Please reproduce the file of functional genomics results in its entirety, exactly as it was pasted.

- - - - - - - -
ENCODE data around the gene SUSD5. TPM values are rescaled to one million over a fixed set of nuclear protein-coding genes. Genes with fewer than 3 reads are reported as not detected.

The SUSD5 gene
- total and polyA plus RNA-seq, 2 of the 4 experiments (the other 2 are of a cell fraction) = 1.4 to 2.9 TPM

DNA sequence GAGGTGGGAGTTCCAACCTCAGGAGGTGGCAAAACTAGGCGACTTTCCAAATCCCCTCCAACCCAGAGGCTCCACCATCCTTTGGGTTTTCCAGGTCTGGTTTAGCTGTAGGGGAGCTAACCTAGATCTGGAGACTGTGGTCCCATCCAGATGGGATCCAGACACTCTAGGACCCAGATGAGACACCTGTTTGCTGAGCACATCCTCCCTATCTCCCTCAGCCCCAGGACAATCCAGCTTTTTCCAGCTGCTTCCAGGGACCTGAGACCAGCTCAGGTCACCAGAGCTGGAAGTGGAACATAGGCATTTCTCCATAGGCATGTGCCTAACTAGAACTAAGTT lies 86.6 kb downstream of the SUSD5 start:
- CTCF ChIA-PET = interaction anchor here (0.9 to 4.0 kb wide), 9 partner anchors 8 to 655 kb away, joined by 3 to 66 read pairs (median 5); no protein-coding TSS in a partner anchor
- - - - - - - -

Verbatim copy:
ENCODE data around the gene SUSD5. TPM values are rescaled to one million over a fixed set of nuclear protein-coding genes. Genes with fewer than 3 reads are reported as not detected.

The SUSD5 gene
- total and polyA plus RNA-seq, 2 of the 4 experiments (the other 2 are of a cell fraction) = 1.4 to 2.9 TPM

DNA sequence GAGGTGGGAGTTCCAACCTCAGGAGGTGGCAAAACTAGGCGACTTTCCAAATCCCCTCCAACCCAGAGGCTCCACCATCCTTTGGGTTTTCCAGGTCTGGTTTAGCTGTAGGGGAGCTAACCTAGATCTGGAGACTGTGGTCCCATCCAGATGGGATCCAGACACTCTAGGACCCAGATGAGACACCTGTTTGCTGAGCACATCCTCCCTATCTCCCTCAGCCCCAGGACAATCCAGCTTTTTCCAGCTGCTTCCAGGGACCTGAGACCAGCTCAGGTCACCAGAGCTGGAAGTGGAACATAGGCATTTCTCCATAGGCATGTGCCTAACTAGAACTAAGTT lies 86.6 kb downstream of the SUSD5 start:
- CTCF ChIA-PET = interaction anchor here (0.9 to 4.0 kb wide), 9 partner anchors 8 to 655 kb away, joined by 3 to 66 read pairs (median 5); no protein-coding TSS in a partner anchor